Title: No Way, They Were Gay? Queer History Project
Author: Lee Wind
Publisher: Zest Books, 2021
Themes: Queer history, queer figures in history, lgbtqia+, historical bias
History sounds really official. Like it’s all fact. But that’s not necessarily true. History was crafted by the people who recorded it. Imagine you got into a fight at school. Afterward, there will be different versions of what happened.. You’ll have your story, the other kid will have their story, and a third person, who maybe saw the fight happen, will have a third story. Whose story will the principal believe? Which version will become the official story, the history of the moment?
History has often left out the stories of LGBTQIA+ people: men who loved men, women who loved women, people who loved without regard to gender, and people who lived outside gender boundaries. Historians have even censored the lives and loves of some of the world’s most famous people, from William Shakespeare and Pharaoh Hatshepsut to Cary Grant and Eleanor Roosevelt.
Lee Wind’s book provides a fascinating journey through primary sources?poetry, memoir, news clippings, and images of ancient artwork?to explore the hidden (and often surprising) Queer lives and loves of two dozen historical figures.
Why I like this book:
I have already read and reviewed Lee Wind’s great middle grade novel, Queer as a Five Dollar Bill (2018), which is based on solid evidence indicating that Abraham Lincoln was gay. Given the history of the treatment of the LGBTQIA+ community, it’s not a surprise that a lot of the history of this community has been suppressed, especially when it comes to the biographies of individuals. This new collective biography examines the lives of men who loved men, women who loved women, and people who lived outside gender boundaries, and puts these individuals, their times, and their evolving histories into context.
There’s a lot of queer history that was not recorded, or was systematically ignored. Wind starts with a really helpful introduction about different ways this history was hidden, as well as “Good Stuff to Know”. The side bars are super helpful and break up the denser text, making this very readable. I especially liked facts about the language that should be used. There are a lot of differences of opinion, as well as terminology preferences, and the explanations are really well done. I love that there is information about staying safe as well. This intro chapter alone is worth buying the book; it gives shows readers the difficulties that have been faced in the past and are still being faced, and is a great place for starting conversations.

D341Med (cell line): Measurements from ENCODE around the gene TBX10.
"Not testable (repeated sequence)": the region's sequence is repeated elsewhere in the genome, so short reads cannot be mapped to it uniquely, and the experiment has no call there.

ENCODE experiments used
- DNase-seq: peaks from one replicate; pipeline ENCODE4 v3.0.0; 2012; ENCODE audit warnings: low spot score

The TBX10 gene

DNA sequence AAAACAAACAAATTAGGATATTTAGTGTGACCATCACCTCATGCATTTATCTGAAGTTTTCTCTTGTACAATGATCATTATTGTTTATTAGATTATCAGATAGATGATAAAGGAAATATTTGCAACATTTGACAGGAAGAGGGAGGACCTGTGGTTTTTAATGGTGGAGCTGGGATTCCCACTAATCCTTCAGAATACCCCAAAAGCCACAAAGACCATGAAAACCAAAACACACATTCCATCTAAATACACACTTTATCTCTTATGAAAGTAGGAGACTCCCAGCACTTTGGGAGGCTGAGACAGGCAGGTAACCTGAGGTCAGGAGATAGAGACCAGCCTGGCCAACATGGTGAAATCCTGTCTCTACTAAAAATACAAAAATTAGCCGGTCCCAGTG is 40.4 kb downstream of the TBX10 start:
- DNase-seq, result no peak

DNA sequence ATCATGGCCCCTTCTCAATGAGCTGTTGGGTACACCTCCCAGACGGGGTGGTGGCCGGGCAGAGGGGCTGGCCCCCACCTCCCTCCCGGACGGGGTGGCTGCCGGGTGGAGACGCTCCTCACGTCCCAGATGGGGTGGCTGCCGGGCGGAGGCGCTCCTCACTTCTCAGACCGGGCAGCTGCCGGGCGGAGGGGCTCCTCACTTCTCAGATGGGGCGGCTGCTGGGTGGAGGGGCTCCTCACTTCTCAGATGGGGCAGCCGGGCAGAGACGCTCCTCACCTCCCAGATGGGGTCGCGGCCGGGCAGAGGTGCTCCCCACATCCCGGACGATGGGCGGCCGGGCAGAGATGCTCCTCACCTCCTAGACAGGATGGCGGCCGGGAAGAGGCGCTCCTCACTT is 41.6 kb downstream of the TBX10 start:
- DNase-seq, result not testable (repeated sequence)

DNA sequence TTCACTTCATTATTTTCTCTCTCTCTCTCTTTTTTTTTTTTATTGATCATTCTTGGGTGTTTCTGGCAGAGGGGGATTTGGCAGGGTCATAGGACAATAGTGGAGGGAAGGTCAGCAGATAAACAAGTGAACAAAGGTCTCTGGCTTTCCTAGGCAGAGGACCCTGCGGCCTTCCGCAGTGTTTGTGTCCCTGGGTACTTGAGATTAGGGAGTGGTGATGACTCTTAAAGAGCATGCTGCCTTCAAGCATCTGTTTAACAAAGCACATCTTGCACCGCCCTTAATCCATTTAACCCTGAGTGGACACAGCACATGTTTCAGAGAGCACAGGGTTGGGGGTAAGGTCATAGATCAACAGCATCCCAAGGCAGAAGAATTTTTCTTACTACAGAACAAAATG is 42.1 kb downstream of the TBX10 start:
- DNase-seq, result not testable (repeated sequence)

From Abe, to Eleanor Roosevelt, to Catalina de Erauso (the lieutenant nun), each entry gives a brief description of the person’s life and works, evidence as to why they were gay, how this identity affected their lives and treatment. Historical context is a strength throughout the book, and the many illustrations of photographs support the narrative.
No Way, They Were Gay? is a well-researched, intriguing book of history. There is a concerted effort to include all facets of the LGBTQIA+ community, and there’s some cultural diversity as well. I hope we will see in all middle and high school libraries.
Wind’s note about whom to include was also helpful. There were some people who were already on my radar, but some that were many new to me as well. The research is phenomenal, and there are extensive source notes at the back. It was particularly inspired to present the research and then ask readers “What do YOU think?” There is a lot of primary source evidence cited, making this book a fantastic resource for teaching use of primary sources in history projects.
The “Putting it in Order” chart at the back is also very helpful; sometimes it’s hard to understand the historical order of events across world history.
I think this would be an awesome text to do as a group read in GSA’s around the country.